Although cartilage piercings around the rim of the ear have been popular for ages, modern trends see more and more piercings appearing in the inner folds of the ear. Styles like cartilage clusters or constellation piercings beg for unique piercing placements adorned with gorgeous, contemporary jewelry options. The rook is one of these.
What Is The Rook Piercing?
Rook piercings are among the more modern piercing types. Nestled in the cartilage fold that’s located right beneath the rim, or helix, of the ear, this piercing is adorable alone or in a cartilage cluster.
Since it’s located directly above the daith, it’s easy to get these two piercing styles mixed up. When getting this piercing, make 100% sure that you’re asking for the piercing that you want. It’s a good idea to bring along pictures so that you and your piercer are on the same page.
As a cartilage piercing, overall aftercare won’t differ too much from any other cartilage piercing. However, its location within the folds of the cartilage make it a difficult piercing to access for both you during aftercare and your piercer during piercing.
Here’s everything that you need to know about the rook piercing.
Rook Piercing Pain
The rook piercing, like all cartilage piercings, is one of the more painful piercings that you can get. That being said, the pain is quick, and much of the discomfort reported by those who have gotten the rook piercing comes from the crunch you may hear and feel as the needle goes through the cartilage rather than the pain of the piercing itself.
Much of the pain will depend upon the piercer. An experienced piercer will most likely have you lay on your side so that you don’t pass out or move around too much during the procedure. He or she will then puncture the rook using a hollow 16-gauge needle. Veteran piercers will let you know when to breathe in order to make the process easier, and they will produce the puncture in one smooth motion, so you shouldn’t feel anything more than a tug and a pinch.
Rook Piercing Healing Time
The rook piercing takes anywhere from 6 - 9 months to one full year to completely heal. Cartilage piercing healing times vary greatly from person to person, so be sure to consult your piercer to make sure that the piercing has fully healed before stopping aftercare practices. If you try to remove the jewelry prior to full healing, you run the risk of side effects like cartilage bumps.
Like any other piercing, you should clean your rook piercing 2 - 3 times daily with a piercing aftercare saline solution per your piercer’s instructions. When choosing a piercing aftercare spray, make sure that it only contains a mixture of salt and water. Often, aftercare sprays will contain additives, like tea tree oil, that will actually irritate the piercing and prolong healing.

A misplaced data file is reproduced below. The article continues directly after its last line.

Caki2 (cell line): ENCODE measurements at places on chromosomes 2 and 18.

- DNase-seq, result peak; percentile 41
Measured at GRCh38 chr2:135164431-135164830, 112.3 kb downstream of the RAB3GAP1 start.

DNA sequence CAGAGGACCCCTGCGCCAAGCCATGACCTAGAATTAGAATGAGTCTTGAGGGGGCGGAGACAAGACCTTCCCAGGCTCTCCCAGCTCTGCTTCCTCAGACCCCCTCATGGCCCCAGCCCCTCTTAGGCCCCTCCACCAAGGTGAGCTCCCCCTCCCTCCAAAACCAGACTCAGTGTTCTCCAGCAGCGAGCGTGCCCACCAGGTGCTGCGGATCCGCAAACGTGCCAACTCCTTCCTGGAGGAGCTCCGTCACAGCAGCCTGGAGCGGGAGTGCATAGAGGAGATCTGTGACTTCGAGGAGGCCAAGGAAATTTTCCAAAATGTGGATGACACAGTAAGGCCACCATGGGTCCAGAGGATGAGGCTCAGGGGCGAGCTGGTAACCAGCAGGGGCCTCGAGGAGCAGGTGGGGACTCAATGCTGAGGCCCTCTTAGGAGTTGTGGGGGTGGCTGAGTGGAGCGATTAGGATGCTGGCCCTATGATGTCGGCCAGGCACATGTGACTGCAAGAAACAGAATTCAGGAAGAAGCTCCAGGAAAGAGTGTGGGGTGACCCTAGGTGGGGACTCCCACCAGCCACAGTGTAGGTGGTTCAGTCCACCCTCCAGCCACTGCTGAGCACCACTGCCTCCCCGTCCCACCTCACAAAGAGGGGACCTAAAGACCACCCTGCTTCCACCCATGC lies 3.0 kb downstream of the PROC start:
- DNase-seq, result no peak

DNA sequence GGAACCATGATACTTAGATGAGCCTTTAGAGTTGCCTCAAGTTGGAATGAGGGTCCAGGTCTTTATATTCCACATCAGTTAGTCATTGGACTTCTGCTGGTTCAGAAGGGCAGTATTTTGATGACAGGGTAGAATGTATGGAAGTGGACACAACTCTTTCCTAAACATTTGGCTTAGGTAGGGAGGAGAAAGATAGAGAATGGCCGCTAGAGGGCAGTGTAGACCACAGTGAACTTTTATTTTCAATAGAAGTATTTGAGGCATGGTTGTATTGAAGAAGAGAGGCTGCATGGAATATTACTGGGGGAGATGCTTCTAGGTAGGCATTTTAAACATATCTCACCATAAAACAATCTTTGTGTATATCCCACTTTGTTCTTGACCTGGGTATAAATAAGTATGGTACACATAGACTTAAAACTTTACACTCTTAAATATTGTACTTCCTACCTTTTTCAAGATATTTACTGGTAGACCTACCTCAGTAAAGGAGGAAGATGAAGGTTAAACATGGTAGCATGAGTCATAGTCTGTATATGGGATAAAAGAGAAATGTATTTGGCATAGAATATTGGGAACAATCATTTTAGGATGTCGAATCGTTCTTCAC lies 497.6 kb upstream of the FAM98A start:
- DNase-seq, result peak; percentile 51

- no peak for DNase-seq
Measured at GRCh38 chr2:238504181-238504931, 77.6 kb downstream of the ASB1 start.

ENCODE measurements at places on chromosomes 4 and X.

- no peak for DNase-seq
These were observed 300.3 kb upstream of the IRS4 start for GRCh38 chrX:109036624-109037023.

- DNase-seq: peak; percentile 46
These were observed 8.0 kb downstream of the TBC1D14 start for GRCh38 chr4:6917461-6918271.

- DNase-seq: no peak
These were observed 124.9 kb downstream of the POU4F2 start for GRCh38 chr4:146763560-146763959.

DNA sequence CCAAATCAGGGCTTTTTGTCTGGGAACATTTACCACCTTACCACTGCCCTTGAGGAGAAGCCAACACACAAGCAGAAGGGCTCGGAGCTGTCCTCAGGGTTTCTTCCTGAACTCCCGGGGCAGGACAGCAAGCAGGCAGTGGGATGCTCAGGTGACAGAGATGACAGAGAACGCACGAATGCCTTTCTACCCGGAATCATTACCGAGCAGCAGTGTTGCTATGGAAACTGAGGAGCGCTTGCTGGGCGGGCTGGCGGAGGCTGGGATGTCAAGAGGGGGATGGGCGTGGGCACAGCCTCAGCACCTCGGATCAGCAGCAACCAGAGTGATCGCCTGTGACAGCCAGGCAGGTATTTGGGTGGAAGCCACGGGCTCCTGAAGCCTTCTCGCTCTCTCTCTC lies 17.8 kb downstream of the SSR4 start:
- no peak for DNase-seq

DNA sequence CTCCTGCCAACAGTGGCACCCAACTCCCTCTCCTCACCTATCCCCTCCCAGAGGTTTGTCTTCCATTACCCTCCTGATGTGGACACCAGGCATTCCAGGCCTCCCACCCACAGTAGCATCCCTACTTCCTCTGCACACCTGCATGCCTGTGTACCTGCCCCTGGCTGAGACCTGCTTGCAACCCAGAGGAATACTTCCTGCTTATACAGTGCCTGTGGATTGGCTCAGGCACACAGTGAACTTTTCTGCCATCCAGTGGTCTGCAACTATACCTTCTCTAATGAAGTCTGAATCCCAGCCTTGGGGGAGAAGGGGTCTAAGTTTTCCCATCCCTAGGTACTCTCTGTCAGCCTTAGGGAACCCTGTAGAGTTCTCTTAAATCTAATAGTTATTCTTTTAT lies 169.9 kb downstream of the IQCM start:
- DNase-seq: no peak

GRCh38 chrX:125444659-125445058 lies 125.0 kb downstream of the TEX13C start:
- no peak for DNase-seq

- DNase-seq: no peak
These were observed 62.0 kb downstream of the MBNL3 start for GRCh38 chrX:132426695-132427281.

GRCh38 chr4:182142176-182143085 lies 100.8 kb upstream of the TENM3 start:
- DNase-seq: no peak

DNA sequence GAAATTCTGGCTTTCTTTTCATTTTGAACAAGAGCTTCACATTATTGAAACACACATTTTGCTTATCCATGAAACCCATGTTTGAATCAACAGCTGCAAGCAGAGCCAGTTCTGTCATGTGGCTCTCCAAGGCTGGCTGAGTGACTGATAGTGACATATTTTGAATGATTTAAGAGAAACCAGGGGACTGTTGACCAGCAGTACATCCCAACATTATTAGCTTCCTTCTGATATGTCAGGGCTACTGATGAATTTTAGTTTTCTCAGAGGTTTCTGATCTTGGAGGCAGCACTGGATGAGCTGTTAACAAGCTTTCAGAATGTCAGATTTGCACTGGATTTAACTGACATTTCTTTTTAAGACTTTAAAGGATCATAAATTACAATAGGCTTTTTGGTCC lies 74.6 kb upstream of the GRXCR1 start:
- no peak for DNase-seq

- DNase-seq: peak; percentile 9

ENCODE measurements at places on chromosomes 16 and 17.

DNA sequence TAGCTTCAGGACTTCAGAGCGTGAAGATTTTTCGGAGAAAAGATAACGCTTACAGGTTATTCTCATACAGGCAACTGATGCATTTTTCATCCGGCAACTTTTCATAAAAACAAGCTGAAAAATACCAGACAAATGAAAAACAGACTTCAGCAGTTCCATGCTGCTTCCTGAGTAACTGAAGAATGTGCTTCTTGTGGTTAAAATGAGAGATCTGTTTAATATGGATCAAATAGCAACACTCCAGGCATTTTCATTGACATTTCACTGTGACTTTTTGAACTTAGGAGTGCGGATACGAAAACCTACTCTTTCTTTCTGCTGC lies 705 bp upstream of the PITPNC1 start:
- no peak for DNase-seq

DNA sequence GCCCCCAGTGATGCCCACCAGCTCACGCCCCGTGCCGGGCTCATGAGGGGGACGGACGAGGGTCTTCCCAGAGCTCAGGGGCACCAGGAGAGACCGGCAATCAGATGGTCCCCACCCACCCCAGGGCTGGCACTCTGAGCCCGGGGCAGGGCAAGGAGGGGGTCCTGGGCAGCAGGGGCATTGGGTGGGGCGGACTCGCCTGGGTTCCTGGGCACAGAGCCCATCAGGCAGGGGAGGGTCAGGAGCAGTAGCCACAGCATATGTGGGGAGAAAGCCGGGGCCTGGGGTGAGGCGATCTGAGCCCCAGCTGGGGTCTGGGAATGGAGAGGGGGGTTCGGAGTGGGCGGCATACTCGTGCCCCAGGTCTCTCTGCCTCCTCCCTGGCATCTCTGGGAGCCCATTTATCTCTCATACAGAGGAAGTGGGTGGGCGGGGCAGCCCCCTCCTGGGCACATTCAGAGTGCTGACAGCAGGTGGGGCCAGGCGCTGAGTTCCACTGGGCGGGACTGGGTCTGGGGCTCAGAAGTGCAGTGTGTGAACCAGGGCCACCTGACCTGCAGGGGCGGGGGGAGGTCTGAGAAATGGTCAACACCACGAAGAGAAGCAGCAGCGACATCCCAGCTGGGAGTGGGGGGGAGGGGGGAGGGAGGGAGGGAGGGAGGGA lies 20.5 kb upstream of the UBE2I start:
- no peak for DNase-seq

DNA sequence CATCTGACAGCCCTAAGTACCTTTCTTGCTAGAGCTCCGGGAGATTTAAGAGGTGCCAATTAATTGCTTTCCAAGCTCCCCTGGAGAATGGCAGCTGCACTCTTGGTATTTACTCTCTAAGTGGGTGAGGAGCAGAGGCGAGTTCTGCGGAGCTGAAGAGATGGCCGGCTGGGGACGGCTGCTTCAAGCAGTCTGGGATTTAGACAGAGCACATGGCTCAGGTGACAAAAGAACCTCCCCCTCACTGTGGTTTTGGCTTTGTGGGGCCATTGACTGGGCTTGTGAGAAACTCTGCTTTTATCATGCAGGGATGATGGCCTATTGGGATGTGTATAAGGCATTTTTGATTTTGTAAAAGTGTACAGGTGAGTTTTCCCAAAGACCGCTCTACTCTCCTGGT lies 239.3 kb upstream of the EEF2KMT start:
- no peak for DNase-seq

Here are some additional tips to keep in mind in order to enjoy as short of a healing period as possible.
- Don’t wear headphones that press against the jewelry. If pressure is placed on the jewelry, it may cause the earring to rub against the piercing holes, causing trauma to the piercing site that could lead to piercing bumps. Instead, opt for earbuds or headphones that don’t press against the rook.
- Don’t twist your rook earrings. This rule can be difficult, especially while cleaning, but it’s imperative for cartilage piercings. Cartilage is easily damaged, and when you move the jewelry around, it causes trauma to the surrounding skin. This can lead to scarring. When conducting saline soaks, make sure that you use a cup that’s big enough to engulf the jewelry without touching it, and refrain from twisting the jewelry.
- Try not to sleep on the piercing. Similar to the headphones issue, this will place pressure on the earrings, causing problems. When choosing which side to get your rook piercing, keep your sleeping preferences in mind, and consider getting the piercing on the side that you don’t sleep on.
Rook Piercing Cost
The rook piercing will cost anywhere between $30 and $100. Often, this price won’t include the jewelry.
The cartilage fold directly beneath the top rim of the ear.
6 out of 10
$30 - $80 for the piercing only, plus jewelry
Don’t skimp on price. An inexperienced piercer can set you up for failure by using bad instruments, not piercing deeply enough, choosing the wrong starter jewelry, or any other number of mistakes. You want to find a piercer who is experienced enough to get you the piercing that you deserve.
Side Effects Of A Rook Piercing
Like all piercings, there are a few possible side effects from getting your rook pierced. Most of these side effects are avoidable through proper aftercare practices and care, and even if side effects do appear, most of them are not permanent.